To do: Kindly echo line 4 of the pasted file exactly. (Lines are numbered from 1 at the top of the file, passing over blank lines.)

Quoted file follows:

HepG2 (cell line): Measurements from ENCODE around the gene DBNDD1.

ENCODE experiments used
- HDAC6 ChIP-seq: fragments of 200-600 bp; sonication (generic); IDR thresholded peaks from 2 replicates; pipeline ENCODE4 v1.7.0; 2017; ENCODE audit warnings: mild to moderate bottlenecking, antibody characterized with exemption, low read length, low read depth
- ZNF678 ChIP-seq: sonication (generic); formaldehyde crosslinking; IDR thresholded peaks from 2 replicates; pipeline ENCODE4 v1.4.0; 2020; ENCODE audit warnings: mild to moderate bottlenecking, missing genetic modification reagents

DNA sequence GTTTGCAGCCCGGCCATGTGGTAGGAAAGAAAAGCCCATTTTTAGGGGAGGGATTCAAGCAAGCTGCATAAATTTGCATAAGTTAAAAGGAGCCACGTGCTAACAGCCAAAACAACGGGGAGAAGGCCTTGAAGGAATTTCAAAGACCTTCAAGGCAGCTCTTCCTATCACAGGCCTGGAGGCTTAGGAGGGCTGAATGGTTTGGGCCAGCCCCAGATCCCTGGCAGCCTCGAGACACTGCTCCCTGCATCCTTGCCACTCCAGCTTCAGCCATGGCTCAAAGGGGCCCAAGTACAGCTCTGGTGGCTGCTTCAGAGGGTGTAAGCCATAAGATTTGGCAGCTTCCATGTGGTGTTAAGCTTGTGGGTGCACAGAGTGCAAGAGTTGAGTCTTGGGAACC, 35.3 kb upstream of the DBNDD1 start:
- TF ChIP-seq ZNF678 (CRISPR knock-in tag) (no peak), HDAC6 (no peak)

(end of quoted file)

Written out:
- ZNF678 ChIP-seq: sonication (generic); formaldehyde crosslinking; IDR thresholded peaks from 2 replicates; pipeline ENCODE4 v1.4.0; 2020; ENCODE audit warnings: mild to moderate bottlenecking, missing genetic modification reagents